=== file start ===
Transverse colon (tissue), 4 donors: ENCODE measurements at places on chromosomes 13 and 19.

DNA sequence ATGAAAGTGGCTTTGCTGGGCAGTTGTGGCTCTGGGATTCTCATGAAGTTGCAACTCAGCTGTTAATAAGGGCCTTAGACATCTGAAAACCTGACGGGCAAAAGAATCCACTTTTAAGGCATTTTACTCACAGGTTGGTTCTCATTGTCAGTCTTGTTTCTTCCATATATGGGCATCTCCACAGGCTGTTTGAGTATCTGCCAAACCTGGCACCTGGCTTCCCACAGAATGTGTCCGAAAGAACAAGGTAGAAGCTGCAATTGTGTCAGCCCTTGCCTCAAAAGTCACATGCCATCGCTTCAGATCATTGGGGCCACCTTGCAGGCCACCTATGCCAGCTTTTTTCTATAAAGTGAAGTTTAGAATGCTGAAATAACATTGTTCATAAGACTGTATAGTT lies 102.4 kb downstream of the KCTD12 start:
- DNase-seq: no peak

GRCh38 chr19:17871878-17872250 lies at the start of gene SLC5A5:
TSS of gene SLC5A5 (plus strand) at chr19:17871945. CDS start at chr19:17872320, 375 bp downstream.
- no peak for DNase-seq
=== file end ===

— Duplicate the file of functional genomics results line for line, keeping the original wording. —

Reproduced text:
Transverse colon (tissue), 4 donors: ENCODE measurements at places on chromosomes 13 and 19.

DNA sequence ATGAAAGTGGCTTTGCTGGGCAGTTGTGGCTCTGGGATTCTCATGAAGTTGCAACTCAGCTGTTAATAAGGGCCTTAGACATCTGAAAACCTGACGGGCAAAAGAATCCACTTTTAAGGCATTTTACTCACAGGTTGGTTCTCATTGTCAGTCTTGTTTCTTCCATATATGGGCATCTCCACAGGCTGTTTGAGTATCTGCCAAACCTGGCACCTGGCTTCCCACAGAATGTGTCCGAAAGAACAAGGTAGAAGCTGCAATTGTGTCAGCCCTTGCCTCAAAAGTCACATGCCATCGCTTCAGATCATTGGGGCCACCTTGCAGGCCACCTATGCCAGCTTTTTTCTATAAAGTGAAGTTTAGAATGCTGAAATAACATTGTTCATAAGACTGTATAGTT lies 102.4 kb downstream of the KCTD12 start:
- DNase-seq: no peak

GRCh38 chr19:17871878-17872250 lies at the start of gene SLC5A5:
TSS of gene SLC5A5 (plus strand) at chr19:17871945. CDS start at chr19:17872320, 375 bp downstream.
- no peak for DNase-seq